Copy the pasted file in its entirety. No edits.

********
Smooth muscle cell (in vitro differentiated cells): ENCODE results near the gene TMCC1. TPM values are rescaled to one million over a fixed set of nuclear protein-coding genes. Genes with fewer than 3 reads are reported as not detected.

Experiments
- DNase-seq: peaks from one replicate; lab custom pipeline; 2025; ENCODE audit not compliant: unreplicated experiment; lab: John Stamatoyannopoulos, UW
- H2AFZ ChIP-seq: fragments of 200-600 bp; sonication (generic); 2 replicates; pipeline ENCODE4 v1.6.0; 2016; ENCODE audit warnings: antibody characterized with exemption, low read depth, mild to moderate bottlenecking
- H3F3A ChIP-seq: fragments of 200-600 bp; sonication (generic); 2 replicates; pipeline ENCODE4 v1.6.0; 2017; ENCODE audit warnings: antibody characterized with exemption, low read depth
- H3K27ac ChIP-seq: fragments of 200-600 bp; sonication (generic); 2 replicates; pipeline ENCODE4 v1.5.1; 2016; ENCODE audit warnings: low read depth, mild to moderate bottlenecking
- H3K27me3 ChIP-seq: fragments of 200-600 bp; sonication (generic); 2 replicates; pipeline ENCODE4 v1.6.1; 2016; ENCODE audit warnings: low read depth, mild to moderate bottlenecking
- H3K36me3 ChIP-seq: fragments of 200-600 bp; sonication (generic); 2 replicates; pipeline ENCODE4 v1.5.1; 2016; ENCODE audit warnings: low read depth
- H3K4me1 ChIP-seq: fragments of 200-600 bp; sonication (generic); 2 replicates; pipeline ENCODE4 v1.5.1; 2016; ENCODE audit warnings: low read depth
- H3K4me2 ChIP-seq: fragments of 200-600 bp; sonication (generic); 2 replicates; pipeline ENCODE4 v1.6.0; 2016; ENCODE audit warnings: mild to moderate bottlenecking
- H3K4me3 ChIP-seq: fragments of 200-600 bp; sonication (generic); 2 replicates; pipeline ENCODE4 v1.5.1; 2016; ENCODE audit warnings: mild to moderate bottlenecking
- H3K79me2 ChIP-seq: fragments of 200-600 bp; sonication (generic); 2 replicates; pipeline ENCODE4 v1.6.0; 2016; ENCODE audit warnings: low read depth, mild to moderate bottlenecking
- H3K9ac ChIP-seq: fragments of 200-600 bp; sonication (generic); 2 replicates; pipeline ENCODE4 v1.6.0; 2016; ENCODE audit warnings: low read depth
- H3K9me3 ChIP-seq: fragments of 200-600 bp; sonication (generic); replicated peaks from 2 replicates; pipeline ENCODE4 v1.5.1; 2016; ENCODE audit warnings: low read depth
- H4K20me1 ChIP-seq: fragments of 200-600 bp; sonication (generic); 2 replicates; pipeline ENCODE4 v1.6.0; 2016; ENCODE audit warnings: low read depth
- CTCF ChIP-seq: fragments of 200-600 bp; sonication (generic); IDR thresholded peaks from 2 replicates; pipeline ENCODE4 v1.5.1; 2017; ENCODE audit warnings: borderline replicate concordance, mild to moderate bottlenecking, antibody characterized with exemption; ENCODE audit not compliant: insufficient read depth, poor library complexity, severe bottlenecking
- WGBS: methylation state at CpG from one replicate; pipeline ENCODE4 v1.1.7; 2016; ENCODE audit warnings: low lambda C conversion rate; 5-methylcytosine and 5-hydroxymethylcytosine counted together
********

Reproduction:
Smooth muscle cell (in vitro differentiated cells): ENCODE results near the gene TMCC1. TPM values are rescaled to one million over a fixed set of nuclear protein-coding genes. Genes with fewer than 3 reads are reported as not detected.

Experiments
- DNase-seq: peaks from one replicate; lab custom pipeline; 2025; ENCODE audit not compliant: unreplicated experiment; lab: John Stamatoyannopoulos, UW
- H2AFZ ChIP-seq: fragments of 200-600 bp; sonication (generic); 2 replicates; pipeline ENCODE4 v1.6.0; 2016; ENCODE audit warnings: antibody characterized with exemption, low read depth, mild to moderate bottlenecking
- H3F3A ChIP-seq: fragments of 200-600 bp; sonication (generic); 2 replicates; pipeline ENCODE4 v1.6.0; 2017; ENCODE audit warnings: antibody characterized with exemption, low read depth
- H3K27ac ChIP-seq: fragments of 200-600 bp; sonication (generic); 2 replicates; pipeline ENCODE4 v1.5.1; 2016; ENCODE audit warnings: low read depth, mild to moderate bottlenecking
- H3K27me3 ChIP-seq: fragments of 200-600 bp; sonication (generic); 2 replicates; pipeline ENCODE4 v1.6.1; 2016; ENCODE audit warnings: low read depth, mild to moderate bottlenecking
- H3K36me3 ChIP-seq: fragments of 200-600 bp; sonication (generic); 2 replicates; pipeline ENCODE4 v1.5.1; 2016; ENCODE audit warnings: low read depth
- H3K4me1 ChIP-seq: fragments of 200-600 bp; sonication (generic); 2 replicates; pipeline ENCODE4 v1.5.1; 2016; ENCODE audit warnings: low read depth
- H3K4me2 ChIP-seq: fragments of 200-600 bp; sonication (generic); 2 replicates; pipeline ENCODE4 v1.6.0; 2016; ENCODE audit warnings: mild to moderate bottlenecking
- H3K4me3 ChIP-seq: fragments of 200-600 bp; sonication (generic); 2 replicates; pipeline ENCODE4 v1.5.1; 2016; ENCODE audit warnings: mild to moderate bottlenecking
- H3K79me2 ChIP-seq: fragments of 200-600 bp; sonication (generic); 2 replicates; pipeline ENCODE4 v1.6.0; 2016; ENCODE audit warnings: low read depth, mild to moderate bottlenecking
- H3K9ac ChIP-seq: fragments of 200-600 bp; sonication (generic); 2 replicates; pipeline ENCODE4 v1.6.0; 2016; ENCODE audit warnings: low read depth
- H3K9me3 ChIP-seq: fragments of 200-600 bp; sonication (generic); replicated peaks from 2 replicates; pipeline ENCODE4 v1.5.1; 2016; ENCODE audit warnings: low read depth
- H4K20me1 ChIP-seq: fragments of 200-600 bp; sonication (generic); 2 replicates; pipeline ENCODE4 v1.6.0; 2016; ENCODE audit warnings: low read depth
- CTCF ChIP-seq: fragments of 200-600 bp; sonication (generic); IDR thresholded peaks from 2 replicates; pipeline ENCODE4 v1.5.1; 2017; ENCODE audit warnings: borderline replicate concordance, mild to moderate bottlenecking, antibody characterized with exemption; ENCODE audit not compliant: insufficient read depth, poor library complexity, severe bottlenecking
- WGBS: methylation state at CpG from one replicate; pipeline ENCODE4 v1.1.7; 2016; ENCODE audit warnings: low lambda C conversion rate; 5-methylcytosine and 5-hydroxymethylcytosine counted together